Politics, greed bottom line of tort reform debate

Published 5:00 am Monday, September 23, 2002

It has been a frustrating 15 days say legislators as theystruggle with the issues surrounding civil justice reform, alsoknown as tort reform. It has been an even more frustrating 15 daysfor the taxpayers as they watch the political games being playedwhile the costs of the session continue to grow – now approaching$500,000.

Lawmakers took a break Thursday afternoon from the negotiationsand conferees plan to return this afternoon to resume negotiations.The full legislature returns on Monday.

Even if you have been following the special session every day,the whole situation is confusing to say the least. So let me see ifI can make some sense what is going on in Jackson.

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There are two major sticking points at this point — caps onnon-economic damages and joint and several liability. Both sidesagree on a $500,000 cap with an escape clause for certain egregiouscircumstances, but they disagree on the amount of the escape clause- the House wants $2 million and the Senate wants $1 million.

As for joint and several liability, the Senate wants to limitthe liability and the House wants nothing to change in the currentlaw. What is J and S? Well, it is the allocation of financialresponsibility for multiple defendants.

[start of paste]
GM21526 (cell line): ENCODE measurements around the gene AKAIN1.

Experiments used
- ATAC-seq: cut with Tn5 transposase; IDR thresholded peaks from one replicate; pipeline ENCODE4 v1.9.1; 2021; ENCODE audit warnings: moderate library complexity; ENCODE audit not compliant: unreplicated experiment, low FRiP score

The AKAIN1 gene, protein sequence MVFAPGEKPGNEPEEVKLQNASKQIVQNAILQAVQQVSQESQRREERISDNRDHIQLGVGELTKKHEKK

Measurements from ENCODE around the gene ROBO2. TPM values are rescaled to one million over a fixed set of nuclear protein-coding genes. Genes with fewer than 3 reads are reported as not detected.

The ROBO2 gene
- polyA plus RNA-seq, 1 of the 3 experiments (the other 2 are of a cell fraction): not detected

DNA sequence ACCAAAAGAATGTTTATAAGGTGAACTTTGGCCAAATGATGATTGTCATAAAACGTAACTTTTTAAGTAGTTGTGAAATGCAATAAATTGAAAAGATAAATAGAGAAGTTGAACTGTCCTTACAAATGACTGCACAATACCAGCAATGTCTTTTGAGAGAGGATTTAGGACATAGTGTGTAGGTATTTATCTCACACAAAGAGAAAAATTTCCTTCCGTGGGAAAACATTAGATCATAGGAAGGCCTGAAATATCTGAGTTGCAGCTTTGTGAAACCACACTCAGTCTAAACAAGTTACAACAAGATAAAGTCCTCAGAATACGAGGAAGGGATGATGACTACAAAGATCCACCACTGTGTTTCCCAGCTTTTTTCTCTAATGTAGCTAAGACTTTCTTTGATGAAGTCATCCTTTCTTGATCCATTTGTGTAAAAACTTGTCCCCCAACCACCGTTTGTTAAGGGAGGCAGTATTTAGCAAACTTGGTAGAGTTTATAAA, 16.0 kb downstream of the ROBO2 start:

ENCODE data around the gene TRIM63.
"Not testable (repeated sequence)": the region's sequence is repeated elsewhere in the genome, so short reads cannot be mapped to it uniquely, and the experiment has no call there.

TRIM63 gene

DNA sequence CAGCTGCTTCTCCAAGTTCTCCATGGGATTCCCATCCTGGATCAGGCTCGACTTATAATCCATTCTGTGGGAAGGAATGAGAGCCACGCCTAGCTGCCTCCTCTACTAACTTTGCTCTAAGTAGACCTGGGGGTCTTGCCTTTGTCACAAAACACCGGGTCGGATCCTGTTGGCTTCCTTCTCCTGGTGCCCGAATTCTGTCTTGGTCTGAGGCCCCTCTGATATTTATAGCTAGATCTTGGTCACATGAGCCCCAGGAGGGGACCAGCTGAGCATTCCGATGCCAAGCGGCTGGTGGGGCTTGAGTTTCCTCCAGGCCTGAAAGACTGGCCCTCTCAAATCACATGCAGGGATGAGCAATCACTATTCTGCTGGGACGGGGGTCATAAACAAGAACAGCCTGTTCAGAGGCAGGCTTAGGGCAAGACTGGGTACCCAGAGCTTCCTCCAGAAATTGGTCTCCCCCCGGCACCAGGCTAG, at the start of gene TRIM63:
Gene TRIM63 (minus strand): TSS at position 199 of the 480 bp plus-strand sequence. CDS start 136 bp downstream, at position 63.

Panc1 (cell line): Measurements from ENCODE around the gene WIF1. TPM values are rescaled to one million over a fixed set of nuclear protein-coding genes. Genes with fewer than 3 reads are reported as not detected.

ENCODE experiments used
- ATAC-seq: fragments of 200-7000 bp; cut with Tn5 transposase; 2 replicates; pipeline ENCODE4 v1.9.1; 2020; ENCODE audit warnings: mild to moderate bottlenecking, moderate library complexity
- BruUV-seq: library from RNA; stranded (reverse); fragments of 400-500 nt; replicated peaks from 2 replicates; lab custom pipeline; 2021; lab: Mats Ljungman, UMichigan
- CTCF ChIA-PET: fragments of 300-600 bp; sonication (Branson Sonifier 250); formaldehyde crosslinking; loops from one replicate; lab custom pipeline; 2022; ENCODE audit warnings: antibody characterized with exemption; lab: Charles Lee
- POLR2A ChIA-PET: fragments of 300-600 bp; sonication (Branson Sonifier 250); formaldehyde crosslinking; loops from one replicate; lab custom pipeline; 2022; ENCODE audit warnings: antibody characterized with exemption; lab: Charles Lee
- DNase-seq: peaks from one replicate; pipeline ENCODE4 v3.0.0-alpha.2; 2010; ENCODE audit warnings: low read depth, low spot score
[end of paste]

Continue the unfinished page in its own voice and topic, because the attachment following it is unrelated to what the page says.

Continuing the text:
To be more specific, under current law, if a defendant is foundonly 1 percent guilty in a lawsuit the defendant can be foundresponsible for up to 50 percent of the judgment. The Senate wantsto stop the reallocation. The House wants to keep it.

The purpose of J and S is to allow a trial lawyer to go afterthe deepest pocket in a lawsuit.

There are other issues that separate the conference committee,such as a statute of limitations for nursing homes, a mediationboard, general products liability and use of expert witnesses.

The bottom line of all this, of course, is politics and greed –the trial lawyers vs. the business and medical community.

Trial lawyers have made suing a cottage industry in the stateand have found areas in the state where juries will find for theplaintiff with little regard for facts. It has become kind of aRobin Hood situation where juries take from the rich and give tothe poor.

However, trial lawyers in reality are more like the Sheriff ofNottingham. While saying they are looking out for the good of thecommon man, it is the trial lawyers that rake in 40 percent plusexpenses of a judgment while the poor innocent victim is left withwhat is left.

The reality is that the trial lawyers have made millions uponmillions of dollars on the backs of the innocent victims they saythey are trying to protect.

Meanwhile, businesses and the medical community are beingvilified. But the real victim is the public as consumer and medicalprices increase to cover the cost of litigation. For Mississippi,it is a critical that has now stalled in the special session.

As the clock keeps ticking, taxpayers are picking up the $33,000per day tab.